I just spent the weekend watching a six year old run around like a nut. From the moment she got up until she went to bed at night, it was constant motion. Running, jumping, spinning — never a stop, never an I’m tired.
Which led to my question: Where does she get her energy?
The simple answer is she’s a kid. Truly, that’s a big part of it.
But as far as my energy level goes, I wouldn’t mind being a kid again. I’d love to have an infinite amount that I could tap into to charge through skiing, biking — hey, just life in general. Short of stepping into a time machine, that ain’t going to happen. I’m [mumble, mumble] years old, and believe me, it does get harder. I’m just not the Energizer Bunny I used to be.
Nonetheless, there are some things you can do to keep your energy levels up:
Get enough sleep: For me, this is a real challenge. I’m a chronic insomniac — I’ve been that way my entire life — and at this point, I’m pretty much used to it. On a really good night I can get six hours of sleep and still function pretty well. But not everyone can do that. According to the Sleep Foundation, teenagers (14-17) need 8-10 hours; younger adults (18-25) 7-9 hours; adults (26-64) 7-9 hours, and older adults (65+) 7-8 hours.
Get your hormones checked: Hormones are chemical messengers secreted by the body’s endocrine glands that travel through the bloodstream and tell various systems what to do. As women get older, our bodies produce lower levels of hormones like estrogen and progesterone. And that can lead to fatigue. If you’re tired on a regular basis, it could be a hormonal imbalance.
Eat right: We’ve all heard about how sugar can give you an extra boost of energy. Unfortunately, this can fade pretty quickly and cause a slump that can make you feel drained. Carbs can also make you feel drained, for pretty much the same reason. Too little protein can cause fatigue, too, since it stays in your body longer. Some experts suggest we eat what are called low-glycemic foods, such as beans, non-starchy veggies, nuts, and whole-grain products, to keep your blood sugar in balance and supply the reserves you need to draw on throughout the day.
Don’t rely on highly-caffeinated, high-calorie energy drinks. Drink water, instead. Lots and lots of water. If you don’t drink enough before or during your workout, you could feel weak, dizzy, confused, or sluggish. Energy drinks contain large amounts of caffeine, added sugars, vitamins, and legal stimulants in high concentrations.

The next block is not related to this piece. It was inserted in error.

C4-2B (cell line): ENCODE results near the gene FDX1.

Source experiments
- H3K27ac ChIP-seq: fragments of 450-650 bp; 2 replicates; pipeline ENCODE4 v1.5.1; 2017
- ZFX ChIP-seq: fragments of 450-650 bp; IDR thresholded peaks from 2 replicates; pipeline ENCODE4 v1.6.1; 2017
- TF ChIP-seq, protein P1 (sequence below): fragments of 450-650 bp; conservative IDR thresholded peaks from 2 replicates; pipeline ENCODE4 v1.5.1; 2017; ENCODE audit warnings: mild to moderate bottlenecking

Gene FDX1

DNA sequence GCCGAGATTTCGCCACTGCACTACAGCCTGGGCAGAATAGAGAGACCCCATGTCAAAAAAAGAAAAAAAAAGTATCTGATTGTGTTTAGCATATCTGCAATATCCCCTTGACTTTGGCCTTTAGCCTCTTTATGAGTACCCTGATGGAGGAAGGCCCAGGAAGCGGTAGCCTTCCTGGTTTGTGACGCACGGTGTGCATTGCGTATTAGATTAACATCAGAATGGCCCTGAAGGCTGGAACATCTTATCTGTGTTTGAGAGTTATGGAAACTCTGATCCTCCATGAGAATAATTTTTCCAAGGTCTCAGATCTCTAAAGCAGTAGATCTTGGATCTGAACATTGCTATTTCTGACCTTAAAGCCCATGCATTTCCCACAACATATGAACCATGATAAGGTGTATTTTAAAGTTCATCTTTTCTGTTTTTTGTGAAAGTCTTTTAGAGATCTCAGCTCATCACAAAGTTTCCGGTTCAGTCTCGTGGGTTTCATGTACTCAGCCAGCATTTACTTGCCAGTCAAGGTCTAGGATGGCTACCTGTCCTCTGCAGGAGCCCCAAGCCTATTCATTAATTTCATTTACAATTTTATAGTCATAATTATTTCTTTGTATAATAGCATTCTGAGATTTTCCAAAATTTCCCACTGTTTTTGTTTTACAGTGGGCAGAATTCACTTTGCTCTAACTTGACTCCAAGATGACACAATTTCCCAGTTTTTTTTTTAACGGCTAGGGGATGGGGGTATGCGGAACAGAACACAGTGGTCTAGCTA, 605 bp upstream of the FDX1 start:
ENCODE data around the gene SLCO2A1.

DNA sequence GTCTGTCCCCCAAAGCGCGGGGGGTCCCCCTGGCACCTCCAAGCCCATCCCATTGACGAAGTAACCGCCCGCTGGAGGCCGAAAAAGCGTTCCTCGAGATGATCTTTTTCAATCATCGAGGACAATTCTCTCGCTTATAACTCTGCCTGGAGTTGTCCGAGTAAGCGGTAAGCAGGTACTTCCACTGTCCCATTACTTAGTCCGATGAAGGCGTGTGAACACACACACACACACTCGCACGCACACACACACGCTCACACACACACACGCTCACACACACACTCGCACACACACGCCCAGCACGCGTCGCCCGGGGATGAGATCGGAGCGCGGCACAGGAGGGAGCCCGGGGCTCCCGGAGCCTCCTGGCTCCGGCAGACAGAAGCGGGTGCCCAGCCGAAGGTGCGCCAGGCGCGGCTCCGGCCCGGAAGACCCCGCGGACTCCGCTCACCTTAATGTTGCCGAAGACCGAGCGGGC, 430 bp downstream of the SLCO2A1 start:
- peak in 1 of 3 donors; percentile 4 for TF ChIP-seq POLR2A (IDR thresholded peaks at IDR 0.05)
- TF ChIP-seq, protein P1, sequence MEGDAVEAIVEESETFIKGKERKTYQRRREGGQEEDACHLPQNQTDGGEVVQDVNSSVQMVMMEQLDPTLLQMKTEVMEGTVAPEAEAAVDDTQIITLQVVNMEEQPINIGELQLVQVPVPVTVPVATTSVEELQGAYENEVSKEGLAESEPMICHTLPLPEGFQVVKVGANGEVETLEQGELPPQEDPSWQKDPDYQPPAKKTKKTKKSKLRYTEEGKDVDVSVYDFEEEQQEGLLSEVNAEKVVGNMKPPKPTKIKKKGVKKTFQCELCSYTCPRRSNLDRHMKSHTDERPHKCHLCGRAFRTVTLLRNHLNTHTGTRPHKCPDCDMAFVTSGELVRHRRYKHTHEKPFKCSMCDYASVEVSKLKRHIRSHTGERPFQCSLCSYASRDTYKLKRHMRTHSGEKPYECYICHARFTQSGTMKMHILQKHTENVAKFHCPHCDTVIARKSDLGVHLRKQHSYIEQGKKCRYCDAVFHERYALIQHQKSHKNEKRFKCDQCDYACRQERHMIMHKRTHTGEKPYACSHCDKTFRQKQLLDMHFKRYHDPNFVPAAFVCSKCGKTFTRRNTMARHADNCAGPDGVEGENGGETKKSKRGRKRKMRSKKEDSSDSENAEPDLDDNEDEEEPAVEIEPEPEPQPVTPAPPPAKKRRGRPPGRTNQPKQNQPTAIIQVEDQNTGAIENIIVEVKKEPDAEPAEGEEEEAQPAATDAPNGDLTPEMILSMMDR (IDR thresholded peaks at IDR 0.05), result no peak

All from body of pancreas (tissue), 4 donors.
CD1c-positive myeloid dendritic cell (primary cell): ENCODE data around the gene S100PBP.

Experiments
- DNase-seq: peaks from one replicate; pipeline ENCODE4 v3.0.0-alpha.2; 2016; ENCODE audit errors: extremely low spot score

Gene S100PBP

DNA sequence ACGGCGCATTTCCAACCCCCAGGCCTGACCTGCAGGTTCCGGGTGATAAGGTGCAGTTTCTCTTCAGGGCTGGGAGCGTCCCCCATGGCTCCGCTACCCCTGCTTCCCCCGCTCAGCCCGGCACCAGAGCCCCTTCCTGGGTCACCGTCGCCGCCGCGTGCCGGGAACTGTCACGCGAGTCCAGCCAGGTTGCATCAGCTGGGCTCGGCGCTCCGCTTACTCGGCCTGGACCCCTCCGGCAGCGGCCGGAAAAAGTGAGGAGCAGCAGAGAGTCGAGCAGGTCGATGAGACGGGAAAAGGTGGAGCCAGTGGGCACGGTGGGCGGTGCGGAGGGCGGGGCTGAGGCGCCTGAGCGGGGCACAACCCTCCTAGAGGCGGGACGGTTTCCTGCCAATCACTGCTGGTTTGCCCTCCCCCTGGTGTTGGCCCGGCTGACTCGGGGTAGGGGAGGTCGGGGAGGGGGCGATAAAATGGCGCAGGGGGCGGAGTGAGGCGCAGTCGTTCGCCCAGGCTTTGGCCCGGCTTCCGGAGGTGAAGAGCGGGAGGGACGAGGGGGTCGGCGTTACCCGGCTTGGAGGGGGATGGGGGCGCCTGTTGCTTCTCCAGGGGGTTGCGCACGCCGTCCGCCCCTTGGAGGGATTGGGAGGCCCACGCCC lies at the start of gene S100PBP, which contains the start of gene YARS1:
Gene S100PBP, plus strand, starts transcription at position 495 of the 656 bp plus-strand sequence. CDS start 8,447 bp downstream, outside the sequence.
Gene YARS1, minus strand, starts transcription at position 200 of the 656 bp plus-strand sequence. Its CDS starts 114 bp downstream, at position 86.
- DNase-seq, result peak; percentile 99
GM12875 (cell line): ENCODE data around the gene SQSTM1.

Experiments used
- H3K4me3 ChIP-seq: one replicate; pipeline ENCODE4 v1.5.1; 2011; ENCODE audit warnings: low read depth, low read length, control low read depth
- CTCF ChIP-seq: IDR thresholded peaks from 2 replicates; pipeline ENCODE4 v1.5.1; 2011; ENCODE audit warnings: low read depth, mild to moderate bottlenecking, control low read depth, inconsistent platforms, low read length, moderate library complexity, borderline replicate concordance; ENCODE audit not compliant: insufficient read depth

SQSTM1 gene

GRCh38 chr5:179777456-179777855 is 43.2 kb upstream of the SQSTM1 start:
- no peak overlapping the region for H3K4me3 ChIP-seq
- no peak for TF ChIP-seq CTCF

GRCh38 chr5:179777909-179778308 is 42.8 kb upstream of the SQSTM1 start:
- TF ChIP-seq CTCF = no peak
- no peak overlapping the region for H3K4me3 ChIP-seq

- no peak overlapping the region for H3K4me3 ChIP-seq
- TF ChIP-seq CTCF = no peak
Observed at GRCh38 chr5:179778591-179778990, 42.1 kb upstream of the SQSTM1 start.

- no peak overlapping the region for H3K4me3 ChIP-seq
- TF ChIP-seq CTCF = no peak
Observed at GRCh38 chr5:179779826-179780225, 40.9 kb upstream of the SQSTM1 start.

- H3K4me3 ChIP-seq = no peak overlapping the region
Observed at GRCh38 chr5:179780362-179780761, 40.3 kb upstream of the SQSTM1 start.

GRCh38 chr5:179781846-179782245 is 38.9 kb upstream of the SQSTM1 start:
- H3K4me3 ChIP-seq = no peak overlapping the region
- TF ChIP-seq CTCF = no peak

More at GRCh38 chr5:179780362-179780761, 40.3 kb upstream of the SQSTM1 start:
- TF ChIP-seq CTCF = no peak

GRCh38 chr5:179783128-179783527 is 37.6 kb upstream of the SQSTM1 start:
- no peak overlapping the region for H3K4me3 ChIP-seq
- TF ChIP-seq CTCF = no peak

Exercise: You don’t need a lot to do a lot. This from Prevention Magazine explains it better than I could: Exactly how exercise unlocks muscle’s anti-aging potential is still a bit of a mystery, but it appears that aerobic workouts — whether you’re walking on the treadmill or taking a spin on your bike — spark the cellular system that creates new mitochondria. As your muscles demand energy, the mitos themselves, along with enzymes in the tissue, switch on genes that start transcribing mitochondrial DNA. The more you stick with it, the more you make, and the more efficient your muscles become at burning fat and providing energy. It doesn’t take much to make an impact: Research shows that after as few as 3 to 7 days of brisk walking for 45 minutes, you’ll start to spur the growth of new mitochondria.
Qigong: Sometimes the best solutions are the oldest. Qigong was developed in China more than 3,000 years ago and is still practiced today. Basically, it’s a holistic system of coordinated body posture, movement, and breathing that’s used for health, spirituality, and martial arts training. I use a Qigong exercise that claims to clear the energy pathways throughout your body, and though I was a bit skeptical at first, I actually think it helps. Here’s the short, 10 minute routine I use before biking:
Get a check up: The body is a complex machine, and there are stressors in our lives and bodies we may not even be aware of. If you find yourself chronically low on energy, you might want to visit your doctor.